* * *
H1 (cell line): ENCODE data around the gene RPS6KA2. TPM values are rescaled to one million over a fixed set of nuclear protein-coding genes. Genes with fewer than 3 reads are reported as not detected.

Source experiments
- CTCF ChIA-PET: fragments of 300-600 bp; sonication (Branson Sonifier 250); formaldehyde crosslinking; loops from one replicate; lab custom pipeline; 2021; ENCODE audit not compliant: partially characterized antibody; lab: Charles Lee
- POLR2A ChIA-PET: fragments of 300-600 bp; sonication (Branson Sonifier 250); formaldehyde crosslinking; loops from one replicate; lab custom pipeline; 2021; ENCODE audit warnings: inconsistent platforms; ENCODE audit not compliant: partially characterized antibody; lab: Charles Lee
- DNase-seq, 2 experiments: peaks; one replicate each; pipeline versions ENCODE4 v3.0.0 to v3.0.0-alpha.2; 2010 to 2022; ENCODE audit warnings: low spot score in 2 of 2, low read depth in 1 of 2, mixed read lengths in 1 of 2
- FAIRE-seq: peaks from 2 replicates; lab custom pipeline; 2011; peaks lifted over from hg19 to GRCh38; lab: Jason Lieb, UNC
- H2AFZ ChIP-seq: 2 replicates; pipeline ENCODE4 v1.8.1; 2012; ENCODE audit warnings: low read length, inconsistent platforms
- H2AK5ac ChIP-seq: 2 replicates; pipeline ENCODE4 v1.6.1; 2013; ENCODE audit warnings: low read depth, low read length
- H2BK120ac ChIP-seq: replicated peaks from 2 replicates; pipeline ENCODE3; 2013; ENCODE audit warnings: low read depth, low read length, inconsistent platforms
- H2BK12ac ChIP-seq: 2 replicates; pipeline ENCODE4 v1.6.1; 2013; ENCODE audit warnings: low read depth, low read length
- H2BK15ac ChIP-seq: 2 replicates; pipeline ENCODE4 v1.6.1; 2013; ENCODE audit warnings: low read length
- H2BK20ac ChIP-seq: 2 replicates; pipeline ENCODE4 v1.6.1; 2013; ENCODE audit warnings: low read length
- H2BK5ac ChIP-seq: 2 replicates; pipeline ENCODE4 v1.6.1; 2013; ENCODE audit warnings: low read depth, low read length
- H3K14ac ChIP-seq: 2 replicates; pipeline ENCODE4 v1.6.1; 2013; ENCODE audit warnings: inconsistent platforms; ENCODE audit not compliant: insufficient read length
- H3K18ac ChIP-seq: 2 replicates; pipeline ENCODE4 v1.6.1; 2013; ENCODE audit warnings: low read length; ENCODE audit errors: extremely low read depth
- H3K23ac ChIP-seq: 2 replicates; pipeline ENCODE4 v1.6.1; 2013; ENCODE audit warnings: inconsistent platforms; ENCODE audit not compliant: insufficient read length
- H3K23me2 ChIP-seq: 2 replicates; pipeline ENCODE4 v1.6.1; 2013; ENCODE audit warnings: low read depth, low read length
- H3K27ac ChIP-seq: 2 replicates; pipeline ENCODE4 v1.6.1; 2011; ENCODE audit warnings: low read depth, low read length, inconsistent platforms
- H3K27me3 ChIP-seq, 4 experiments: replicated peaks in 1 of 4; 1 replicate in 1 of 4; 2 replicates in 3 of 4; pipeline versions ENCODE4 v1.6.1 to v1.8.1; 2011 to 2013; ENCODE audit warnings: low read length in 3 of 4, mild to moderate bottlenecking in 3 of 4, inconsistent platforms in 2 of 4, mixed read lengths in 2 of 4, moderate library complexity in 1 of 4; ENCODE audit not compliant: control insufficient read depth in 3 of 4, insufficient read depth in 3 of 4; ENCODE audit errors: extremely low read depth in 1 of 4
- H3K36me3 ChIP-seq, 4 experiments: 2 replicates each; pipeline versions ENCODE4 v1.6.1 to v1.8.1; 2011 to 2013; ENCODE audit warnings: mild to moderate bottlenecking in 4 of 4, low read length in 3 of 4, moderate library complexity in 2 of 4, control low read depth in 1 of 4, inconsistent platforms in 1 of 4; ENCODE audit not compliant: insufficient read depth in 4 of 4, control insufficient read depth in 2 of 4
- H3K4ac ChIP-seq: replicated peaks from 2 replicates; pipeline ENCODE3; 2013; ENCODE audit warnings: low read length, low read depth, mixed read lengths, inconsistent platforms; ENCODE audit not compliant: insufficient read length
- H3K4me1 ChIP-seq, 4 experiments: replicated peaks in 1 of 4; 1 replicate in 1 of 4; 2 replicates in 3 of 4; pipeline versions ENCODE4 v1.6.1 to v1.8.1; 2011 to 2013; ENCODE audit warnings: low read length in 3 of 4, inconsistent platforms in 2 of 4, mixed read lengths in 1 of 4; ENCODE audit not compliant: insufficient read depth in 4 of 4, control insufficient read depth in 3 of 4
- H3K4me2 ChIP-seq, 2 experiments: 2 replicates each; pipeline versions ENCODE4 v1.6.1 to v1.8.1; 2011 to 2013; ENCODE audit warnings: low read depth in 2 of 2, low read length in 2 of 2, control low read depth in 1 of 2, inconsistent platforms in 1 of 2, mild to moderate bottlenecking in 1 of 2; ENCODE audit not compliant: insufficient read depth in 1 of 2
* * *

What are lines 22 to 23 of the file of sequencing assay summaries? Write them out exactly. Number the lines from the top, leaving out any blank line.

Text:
- H3K4me1 ChIP-seq, 4 experiments: replicated peaks in 1 of 4; 1 replicate in 1 of 4; 2 replicates in 3 of 4; pipeline versions ENCODE4 v1.6.1 to v1.8.1; 2011 to 2013; ENCODE audit warnings: low read length in 3 of 4, inconsistent platforms in 2 of 4, mixed read lengths in 1 of 4; ENCODE audit not compliant: insufficient read depth in 4 of 4, control insufficient read depth in 3 of 4
- H3K4me2 ChIP-seq, 2 experiments: 2 replicates each; pipeline versions ENCODE4 v1.6.1 to v1.8.1; 2011 to 2013; ENCODE audit warnings: low read depth in 2 of 2, low read length in 2 of 2, control low read depth in 1 of 2, inconsistent platforms in 1 of 2, mild to moderate bottlenecking in 1 of 2; ENCODE audit not compliant: insufficient read depth in 1 of 2